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Crisis and Transformation

October 5 2018

Transformation usually doesn’t happen gradually. It comes quickly, and normally in response to crisis.

We are witness to a world of converging crises. Climate change, refugee crises, deforestation, overfishing, mass extinctions, pollution of land, sea and sky, the list goes on.

To many, these problems seem insurmountable. But what if you held the keys to solving all the issues of our time. And more importantly, what if you felt that power within you?

I want to spark in you the feeling of that power. That this is very much your crisis to deal with and it is your action and not the action of anyone else, that is actually going to make the difference.

There is a very old saying “as above, so below”.

Let’s start there.

For crisis to be so pronounced without, know that there is actually an inner challenge you either must face, or succumb to.

Through the appropriate response to and resolution of an internal crisis, the external crisis will reach its resolution as a natural course.

But are you up to the task of recognising the challenge and willing to do the work of being the change you wish to see in the world?

Recently, i was listening to a podcast featuring the inspiring Paul Gilding, ex-CEO of Greenpeace and author of “The Great Disruption”. For the remainder of this article I am going to reference and paraphrase Gilding heavily as his message is both powerful and relevant here.

Gilding has spent most of his life working the problems of change in the world. After years of working to make big change ‘without’ with special focus at the highest levels of corporate power, he has the following to say .

“What I learned when I had finally reached the pinnacle of the corporate sector was this; I was going to Davos every year where the rich and powerful gather. I was flying in their corporate jets, I was talking one to one with CEO’s of large companies. And I thought ‘great, i’ve finally found the guys in charge’. I can sit down with them and talk to them and convince them we need to change.”

What Gilding found was that convincing the corporate leaders of the need to change wasn’t difficult, in fact most of them actually wanted the change Gilding was advocating for. But that wasn’t the most surprising part. These captains of industry, titans in their fields also felt powerless to effect the change needed. Even having achieved their own personal pinnacles of power they still feel they are not in charge. Gilding tells how the leaders of the corporations are often blamed for the massive harm their companies bring. However, they suffer the very same fears and challenges around change as we do, and often tell of feeling like imposters.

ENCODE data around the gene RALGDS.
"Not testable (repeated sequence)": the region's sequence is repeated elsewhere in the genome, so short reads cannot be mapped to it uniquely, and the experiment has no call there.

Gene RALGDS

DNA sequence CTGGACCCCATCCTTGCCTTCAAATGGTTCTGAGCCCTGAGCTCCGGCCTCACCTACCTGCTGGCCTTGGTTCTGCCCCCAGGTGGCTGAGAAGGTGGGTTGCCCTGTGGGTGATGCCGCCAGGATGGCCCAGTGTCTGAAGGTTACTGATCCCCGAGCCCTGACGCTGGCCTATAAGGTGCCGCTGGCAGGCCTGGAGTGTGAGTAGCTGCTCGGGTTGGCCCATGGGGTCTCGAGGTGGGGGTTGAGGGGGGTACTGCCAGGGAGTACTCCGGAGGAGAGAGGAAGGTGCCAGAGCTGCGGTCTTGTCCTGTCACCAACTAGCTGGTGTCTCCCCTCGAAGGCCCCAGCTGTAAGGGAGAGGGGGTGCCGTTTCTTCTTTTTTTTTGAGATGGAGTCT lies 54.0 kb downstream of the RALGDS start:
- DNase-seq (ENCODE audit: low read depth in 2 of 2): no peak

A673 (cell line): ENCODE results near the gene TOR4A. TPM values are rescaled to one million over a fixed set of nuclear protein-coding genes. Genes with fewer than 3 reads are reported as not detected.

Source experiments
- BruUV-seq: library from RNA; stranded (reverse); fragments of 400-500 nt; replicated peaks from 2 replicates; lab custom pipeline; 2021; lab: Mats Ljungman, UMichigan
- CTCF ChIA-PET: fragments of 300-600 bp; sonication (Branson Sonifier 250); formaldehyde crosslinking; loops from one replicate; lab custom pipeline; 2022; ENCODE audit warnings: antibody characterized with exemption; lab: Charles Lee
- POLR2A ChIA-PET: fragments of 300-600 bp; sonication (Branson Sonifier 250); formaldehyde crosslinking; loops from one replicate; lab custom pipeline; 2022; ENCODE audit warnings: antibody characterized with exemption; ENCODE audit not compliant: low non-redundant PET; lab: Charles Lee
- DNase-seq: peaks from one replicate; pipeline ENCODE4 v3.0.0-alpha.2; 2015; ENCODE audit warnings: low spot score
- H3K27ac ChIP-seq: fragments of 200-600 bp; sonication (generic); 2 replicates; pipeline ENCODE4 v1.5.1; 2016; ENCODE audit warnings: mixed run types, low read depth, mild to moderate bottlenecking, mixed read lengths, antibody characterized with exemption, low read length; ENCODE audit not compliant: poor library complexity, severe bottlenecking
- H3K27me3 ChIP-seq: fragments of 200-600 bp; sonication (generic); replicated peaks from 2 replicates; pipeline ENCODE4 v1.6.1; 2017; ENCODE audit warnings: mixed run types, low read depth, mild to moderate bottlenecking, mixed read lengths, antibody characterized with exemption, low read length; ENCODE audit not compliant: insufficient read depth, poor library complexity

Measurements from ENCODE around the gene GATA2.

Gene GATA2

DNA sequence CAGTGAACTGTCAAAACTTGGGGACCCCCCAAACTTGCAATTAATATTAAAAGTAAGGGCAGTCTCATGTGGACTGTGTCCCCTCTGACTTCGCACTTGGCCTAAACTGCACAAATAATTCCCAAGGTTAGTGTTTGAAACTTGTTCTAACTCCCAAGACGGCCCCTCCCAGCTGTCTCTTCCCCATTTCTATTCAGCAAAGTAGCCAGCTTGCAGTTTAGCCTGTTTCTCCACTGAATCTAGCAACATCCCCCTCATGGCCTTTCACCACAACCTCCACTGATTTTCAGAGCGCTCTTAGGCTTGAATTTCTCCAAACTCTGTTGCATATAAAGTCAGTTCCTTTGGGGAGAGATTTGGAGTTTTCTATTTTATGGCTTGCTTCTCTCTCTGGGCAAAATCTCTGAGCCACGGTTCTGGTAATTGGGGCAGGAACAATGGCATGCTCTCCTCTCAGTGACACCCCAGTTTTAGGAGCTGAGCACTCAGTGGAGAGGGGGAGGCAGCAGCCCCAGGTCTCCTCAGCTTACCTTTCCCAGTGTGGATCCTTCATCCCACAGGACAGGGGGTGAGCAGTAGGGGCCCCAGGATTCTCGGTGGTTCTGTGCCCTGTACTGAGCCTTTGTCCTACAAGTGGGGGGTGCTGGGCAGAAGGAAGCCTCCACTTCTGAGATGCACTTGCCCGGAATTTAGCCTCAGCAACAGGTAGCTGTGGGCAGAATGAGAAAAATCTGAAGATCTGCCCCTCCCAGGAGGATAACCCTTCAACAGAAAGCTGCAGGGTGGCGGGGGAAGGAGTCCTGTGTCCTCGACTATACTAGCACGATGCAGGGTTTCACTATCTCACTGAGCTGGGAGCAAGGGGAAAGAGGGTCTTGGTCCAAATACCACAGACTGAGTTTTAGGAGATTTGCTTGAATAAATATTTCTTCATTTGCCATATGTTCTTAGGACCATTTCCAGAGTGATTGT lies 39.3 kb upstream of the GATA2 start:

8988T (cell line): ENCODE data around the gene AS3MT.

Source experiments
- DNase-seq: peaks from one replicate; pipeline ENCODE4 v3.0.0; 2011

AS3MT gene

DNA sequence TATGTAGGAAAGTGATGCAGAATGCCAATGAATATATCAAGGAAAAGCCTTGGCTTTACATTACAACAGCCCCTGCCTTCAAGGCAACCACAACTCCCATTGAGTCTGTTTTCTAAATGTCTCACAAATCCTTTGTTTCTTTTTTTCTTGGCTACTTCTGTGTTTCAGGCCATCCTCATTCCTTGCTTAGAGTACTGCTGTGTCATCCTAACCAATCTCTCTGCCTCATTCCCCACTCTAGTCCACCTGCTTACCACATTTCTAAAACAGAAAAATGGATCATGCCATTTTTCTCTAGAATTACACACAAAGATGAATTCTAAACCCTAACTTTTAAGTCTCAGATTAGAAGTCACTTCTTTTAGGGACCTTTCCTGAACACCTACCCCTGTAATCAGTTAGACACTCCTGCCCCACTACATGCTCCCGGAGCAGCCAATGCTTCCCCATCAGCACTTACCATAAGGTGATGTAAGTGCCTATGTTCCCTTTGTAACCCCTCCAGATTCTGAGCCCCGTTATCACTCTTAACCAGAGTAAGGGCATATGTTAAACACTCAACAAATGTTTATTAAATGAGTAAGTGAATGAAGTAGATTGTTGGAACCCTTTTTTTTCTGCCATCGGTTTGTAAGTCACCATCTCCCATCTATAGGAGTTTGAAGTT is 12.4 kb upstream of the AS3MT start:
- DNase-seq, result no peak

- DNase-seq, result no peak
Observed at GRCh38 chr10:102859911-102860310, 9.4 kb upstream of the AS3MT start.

Gilding’s eventual realisation was “actually no one is in charge”. The most powerful corporate CEO’s held to a common sentiment; that upon reaching the zenith of power they don’t really have the power they thought they would have to drive change.

While this might sound disconcerting and hopeless, Gilding goes on to say this is actually a very powerful realisation, because what it leaves us with is this: We are all in charge.

What we think is small is actually everything. It is only the small things together, a combination of all the minute individual changes that actually drive transformation.

Gilding goes on to provide the insight that transformation isn’t going to come from great leaders who are coming to save us, that systems only change when we ourselves change. Everything we do, everything that feels small is exactly what triggers the creation of the change we as seeking in this world, what Gilding calls “The empathic civilisation”. From installing solar panels, to making better choices about where to source food, through to treating a stranger with kindness, it’s all the smallest things added up together that make big change.

Under the presidency of Trump the myth that incremental small change is enough has been shattered (the reversal of the Climate Change policy and the dismembering of Environmental Protection Agency, are but two examples). The world’s most prosperous nation is now serving in its bringing the converging crises of our time to a head. The illusion that gradual change will eventually come to save the day has been exploded.

There is an old world view of how change works; community activist groups advocate for it, companies resist change it and Governments adjudicate on it. But this is the old illusion that perpetuates itself. A set up where someone else is always to blame.

We are now waking up to the way real change happens. Real change starts within; when we all change together, and when we all change at the same time. And when is this most likely to happen? In crisis.

Gilding leaves us with some good news. He says that the free market is already pointing to the ultimacy of change. Electric car company Tesla last year manufactured only fifty thousand cars, is yet to post a profit, and boasts a fifty billion dollar market capitalisation. In juxtapose, GM produces nine million cars a year, boast around two billion dollars in annual profit and has a similar market cap. The numbers don’t lie, the market will lead and go with change to survive.

In the history of things, the old is always being destroyed to make way for the new. This is happening now on a massive scale. It’s happening inside the markets and it’s happening in our heads and hearts.

The greatest crisis of our time is, in truth, our greatest opportunity.

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